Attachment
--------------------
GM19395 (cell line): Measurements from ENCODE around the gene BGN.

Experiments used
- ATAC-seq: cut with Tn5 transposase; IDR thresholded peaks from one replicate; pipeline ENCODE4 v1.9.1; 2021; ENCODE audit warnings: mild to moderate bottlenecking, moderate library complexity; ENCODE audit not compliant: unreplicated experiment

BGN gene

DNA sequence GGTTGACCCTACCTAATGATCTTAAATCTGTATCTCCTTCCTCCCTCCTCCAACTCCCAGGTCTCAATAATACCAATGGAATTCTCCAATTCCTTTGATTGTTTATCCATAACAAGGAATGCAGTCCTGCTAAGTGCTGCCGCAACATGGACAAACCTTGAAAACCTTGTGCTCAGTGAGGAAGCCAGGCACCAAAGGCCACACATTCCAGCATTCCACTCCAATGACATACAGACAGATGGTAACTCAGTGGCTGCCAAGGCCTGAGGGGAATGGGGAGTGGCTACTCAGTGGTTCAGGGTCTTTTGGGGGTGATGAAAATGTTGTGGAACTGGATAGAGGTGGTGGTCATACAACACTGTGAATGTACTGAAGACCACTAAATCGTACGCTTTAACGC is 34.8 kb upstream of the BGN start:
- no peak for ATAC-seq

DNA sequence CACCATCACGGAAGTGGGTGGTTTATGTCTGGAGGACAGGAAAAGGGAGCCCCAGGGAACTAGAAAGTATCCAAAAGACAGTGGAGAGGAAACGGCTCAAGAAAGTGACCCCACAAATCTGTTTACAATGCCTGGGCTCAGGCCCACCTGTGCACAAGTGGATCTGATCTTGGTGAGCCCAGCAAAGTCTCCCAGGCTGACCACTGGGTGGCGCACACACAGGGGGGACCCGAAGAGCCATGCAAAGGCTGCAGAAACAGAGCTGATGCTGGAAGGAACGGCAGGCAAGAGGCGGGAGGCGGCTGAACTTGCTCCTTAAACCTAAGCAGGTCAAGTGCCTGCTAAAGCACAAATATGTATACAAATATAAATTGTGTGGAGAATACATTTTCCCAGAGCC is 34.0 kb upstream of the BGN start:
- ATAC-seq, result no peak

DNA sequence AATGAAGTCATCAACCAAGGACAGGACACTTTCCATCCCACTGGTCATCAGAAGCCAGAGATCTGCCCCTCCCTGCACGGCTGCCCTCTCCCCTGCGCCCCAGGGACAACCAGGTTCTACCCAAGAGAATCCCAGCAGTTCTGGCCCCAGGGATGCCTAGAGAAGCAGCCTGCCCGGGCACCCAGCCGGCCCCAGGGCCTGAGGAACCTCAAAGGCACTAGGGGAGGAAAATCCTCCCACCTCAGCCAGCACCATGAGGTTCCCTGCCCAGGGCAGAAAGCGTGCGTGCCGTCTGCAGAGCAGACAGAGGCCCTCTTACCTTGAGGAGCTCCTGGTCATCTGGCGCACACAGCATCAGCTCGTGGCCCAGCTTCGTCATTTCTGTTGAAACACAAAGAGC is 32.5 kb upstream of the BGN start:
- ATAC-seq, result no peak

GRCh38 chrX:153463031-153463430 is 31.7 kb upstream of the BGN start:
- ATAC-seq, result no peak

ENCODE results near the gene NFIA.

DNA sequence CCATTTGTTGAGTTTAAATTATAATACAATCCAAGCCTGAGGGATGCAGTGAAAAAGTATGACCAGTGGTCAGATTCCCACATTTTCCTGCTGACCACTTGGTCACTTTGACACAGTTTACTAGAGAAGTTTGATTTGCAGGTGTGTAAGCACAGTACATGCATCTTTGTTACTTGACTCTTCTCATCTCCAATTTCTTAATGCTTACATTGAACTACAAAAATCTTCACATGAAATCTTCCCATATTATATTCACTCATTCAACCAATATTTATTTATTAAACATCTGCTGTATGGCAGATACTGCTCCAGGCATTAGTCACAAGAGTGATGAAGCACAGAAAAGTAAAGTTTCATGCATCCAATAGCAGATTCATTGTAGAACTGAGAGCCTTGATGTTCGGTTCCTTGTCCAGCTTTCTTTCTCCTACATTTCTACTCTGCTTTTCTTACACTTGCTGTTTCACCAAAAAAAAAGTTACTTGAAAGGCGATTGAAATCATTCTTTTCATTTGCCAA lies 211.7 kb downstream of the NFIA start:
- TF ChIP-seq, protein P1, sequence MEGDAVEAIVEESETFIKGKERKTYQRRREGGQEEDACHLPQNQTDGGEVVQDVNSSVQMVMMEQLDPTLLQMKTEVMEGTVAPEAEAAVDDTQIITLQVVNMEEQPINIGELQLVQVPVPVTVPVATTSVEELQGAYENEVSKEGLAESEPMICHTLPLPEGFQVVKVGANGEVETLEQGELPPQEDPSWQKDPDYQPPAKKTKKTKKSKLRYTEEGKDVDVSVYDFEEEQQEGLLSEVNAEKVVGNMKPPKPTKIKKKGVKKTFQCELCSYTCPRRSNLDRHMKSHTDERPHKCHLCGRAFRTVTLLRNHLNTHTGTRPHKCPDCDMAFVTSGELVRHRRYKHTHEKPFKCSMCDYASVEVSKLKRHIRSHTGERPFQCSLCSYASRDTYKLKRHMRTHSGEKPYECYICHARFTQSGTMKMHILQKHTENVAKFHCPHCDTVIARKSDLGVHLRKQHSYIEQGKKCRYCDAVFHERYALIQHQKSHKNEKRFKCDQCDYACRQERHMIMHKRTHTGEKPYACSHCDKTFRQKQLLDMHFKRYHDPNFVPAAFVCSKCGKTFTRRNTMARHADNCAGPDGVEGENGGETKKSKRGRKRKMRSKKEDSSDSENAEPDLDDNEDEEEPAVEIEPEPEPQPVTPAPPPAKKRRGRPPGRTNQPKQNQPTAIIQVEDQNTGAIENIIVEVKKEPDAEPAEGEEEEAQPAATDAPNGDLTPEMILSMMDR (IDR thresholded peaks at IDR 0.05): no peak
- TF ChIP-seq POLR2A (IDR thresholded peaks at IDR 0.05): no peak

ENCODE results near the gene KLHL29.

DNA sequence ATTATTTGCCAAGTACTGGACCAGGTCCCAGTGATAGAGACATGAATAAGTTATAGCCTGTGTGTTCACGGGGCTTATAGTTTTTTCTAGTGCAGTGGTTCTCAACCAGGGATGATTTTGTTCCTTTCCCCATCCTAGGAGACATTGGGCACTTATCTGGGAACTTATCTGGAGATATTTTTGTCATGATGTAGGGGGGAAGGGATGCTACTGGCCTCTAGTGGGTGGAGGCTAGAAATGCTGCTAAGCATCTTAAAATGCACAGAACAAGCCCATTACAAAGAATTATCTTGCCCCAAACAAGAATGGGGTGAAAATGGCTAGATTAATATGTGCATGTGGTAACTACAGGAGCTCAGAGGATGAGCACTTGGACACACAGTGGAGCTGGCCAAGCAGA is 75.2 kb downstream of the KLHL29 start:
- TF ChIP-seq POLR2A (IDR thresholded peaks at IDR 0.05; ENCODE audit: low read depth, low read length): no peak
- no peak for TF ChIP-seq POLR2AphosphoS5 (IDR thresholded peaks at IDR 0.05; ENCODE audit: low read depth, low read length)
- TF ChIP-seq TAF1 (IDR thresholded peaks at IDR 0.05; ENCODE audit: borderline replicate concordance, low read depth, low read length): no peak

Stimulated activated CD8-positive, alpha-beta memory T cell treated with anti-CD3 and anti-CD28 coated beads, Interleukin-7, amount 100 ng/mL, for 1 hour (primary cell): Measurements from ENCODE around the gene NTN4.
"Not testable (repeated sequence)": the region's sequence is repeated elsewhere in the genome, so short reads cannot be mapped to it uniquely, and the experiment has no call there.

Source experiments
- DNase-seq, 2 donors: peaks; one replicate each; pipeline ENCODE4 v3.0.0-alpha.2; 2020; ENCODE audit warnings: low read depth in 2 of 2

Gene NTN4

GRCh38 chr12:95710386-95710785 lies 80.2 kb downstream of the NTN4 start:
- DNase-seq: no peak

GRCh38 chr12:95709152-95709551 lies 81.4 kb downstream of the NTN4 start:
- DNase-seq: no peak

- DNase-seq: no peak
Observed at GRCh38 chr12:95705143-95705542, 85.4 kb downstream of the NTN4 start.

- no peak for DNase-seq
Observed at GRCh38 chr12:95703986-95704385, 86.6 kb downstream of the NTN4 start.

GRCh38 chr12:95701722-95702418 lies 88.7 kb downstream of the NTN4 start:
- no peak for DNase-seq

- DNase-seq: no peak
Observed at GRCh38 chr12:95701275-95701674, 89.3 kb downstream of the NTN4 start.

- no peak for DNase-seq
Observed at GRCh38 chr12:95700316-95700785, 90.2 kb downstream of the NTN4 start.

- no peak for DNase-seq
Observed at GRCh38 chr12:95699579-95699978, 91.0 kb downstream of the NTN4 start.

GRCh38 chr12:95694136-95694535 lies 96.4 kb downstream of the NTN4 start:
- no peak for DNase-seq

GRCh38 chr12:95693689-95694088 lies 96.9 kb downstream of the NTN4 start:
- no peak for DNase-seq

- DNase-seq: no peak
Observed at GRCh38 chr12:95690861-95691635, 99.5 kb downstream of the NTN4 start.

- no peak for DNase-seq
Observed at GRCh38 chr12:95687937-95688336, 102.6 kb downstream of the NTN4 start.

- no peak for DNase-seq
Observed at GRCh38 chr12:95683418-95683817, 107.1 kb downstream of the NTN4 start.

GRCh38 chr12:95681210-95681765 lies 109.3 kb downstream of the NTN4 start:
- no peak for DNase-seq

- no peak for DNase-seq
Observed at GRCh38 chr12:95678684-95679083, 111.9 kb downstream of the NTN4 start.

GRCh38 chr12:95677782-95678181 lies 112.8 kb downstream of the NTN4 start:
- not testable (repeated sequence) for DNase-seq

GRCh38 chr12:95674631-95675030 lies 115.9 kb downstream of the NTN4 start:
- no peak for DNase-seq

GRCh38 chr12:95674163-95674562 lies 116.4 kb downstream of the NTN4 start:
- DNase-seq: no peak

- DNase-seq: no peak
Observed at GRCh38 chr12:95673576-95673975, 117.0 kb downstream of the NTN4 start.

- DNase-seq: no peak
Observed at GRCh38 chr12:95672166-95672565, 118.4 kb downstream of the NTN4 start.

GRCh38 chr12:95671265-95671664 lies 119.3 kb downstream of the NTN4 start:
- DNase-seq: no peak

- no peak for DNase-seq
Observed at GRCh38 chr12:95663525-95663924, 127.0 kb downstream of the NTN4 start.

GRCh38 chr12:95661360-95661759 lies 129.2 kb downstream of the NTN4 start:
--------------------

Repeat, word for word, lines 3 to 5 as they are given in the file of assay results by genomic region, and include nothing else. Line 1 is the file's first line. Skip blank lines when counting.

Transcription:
- ATAC-seq: cut with Tn5 transposase; IDR thresholded peaks from one replicate; pipeline ENCODE4 v1.9.1; 2021; ENCODE audit warnings: mild to moderate bottlenecking, moderate library complexity; ENCODE audit not compliant: unreplicated experiment

BGN gene

DNA sequence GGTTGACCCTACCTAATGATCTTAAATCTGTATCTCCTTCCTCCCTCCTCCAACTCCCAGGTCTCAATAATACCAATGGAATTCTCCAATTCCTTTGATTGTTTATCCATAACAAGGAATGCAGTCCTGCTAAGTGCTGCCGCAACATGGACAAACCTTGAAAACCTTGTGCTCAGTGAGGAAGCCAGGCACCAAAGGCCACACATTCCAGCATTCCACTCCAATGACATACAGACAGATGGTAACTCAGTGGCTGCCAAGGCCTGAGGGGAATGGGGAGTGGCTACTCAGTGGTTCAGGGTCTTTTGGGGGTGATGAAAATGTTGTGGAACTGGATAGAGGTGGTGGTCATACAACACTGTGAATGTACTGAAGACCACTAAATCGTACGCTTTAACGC is 34.8 kb upstream of the BGN start: